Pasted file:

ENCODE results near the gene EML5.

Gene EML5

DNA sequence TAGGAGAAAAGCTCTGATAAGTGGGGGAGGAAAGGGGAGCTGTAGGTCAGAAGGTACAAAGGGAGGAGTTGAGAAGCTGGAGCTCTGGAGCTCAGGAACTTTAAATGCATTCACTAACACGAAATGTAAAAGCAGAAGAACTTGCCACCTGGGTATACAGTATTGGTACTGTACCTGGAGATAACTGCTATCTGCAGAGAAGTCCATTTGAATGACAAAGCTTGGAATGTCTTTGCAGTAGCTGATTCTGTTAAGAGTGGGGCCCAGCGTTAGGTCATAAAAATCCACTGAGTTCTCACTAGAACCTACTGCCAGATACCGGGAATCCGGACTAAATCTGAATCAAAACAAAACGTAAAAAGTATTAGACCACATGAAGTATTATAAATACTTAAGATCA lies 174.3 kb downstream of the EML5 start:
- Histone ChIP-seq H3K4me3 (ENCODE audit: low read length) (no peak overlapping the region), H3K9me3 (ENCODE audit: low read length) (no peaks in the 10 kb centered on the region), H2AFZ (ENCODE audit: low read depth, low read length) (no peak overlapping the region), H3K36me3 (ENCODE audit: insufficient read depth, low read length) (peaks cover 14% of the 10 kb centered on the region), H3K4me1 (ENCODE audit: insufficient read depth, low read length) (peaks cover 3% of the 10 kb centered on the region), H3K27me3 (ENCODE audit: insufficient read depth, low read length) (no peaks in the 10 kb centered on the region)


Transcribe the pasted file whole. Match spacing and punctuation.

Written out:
ENCODE results near the gene EML5.

Gene EML5

DNA sequence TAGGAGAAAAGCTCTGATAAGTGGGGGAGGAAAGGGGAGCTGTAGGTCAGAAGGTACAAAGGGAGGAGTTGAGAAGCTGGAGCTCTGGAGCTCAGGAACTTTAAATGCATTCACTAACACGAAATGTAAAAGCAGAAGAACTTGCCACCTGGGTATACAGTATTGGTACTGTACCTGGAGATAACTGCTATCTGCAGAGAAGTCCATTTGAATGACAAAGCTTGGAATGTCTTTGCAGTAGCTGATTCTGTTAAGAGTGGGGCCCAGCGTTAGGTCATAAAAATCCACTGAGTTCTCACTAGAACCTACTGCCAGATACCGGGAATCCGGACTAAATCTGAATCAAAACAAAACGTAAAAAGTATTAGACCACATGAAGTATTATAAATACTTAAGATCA lies 174.3 kb downstream of the EML5 start:
- Histone ChIP-seq H3K4me3 (ENCODE audit: low read length) (no peak overlapping the region), H3K9me3 (ENCODE audit: low read length) (no peaks in the 10 kb centered on the region), H2AFZ (ENCODE audit: low read depth, low read length) (no peak overlapping the region), H3K36me3 (ENCODE audit: insufficient read depth, low read length) (peaks cover 14% of the 10 kb centered on the region), H3K4me1 (ENCODE audit: insufficient read depth, low read length) (peaks cover 3% of the 10 kb centered on the region), H3K27me3 (ENCODE audit: insufficient read depth, low read length) (no peaks in the 10 kb centered on the region)